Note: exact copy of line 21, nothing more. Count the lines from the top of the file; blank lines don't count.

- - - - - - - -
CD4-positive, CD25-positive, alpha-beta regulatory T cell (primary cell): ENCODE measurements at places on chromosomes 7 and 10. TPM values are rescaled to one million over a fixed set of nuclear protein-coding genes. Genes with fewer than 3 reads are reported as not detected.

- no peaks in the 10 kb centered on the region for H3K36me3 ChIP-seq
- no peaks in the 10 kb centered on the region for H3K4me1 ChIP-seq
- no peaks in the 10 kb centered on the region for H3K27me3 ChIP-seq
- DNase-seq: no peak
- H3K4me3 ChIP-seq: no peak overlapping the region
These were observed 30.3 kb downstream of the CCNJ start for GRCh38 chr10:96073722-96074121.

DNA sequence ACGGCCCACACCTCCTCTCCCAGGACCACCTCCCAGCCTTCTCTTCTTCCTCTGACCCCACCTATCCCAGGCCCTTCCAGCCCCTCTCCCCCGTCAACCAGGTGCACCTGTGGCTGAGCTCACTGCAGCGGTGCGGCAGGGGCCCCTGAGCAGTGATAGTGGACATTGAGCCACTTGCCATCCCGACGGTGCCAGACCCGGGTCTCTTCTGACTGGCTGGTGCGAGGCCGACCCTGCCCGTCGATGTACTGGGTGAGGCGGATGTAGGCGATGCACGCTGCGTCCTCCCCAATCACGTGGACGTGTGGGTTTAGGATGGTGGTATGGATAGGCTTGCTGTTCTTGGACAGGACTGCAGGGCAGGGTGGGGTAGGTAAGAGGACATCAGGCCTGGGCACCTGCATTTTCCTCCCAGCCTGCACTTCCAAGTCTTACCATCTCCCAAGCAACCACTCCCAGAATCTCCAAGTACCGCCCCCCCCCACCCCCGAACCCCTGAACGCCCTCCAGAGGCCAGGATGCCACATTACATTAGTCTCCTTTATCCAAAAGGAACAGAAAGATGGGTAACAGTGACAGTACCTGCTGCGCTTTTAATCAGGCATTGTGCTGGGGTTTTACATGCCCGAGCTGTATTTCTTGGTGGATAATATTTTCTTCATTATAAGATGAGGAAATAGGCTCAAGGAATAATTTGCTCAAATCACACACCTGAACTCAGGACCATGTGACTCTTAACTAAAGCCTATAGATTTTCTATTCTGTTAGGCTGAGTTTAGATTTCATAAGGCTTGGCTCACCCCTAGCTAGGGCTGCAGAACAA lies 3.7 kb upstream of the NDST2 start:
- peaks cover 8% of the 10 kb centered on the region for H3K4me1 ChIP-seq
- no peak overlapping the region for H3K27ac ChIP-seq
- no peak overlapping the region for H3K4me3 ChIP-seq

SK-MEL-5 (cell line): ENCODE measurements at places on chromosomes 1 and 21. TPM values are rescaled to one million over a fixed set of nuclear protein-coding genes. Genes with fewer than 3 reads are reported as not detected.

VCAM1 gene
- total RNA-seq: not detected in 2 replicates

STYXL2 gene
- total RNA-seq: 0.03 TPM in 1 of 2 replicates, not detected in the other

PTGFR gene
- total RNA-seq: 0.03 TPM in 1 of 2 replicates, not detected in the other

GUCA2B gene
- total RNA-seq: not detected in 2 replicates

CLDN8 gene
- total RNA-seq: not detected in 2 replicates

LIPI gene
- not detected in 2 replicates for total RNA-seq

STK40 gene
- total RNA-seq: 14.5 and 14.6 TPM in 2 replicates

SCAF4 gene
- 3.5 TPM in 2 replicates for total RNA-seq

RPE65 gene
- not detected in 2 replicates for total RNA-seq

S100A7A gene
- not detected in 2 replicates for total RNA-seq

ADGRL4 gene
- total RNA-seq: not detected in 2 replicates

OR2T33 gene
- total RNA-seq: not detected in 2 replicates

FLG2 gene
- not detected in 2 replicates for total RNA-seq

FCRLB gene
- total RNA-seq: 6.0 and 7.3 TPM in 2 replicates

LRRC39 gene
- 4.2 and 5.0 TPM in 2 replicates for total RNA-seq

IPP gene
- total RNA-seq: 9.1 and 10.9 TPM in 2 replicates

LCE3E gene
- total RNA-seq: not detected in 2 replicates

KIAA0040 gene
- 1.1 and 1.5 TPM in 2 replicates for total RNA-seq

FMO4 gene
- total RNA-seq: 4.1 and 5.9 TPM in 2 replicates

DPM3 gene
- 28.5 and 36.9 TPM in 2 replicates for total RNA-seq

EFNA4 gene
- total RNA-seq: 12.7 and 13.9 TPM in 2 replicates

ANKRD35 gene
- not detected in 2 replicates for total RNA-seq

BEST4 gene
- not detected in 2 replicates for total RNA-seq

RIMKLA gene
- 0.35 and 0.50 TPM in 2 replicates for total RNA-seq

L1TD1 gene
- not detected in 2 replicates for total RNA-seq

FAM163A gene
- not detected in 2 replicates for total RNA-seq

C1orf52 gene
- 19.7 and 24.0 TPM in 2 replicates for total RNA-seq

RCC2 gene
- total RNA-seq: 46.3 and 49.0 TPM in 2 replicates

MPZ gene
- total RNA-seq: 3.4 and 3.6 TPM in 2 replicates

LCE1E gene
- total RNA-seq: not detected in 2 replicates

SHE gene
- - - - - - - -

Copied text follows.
CLDN8 gene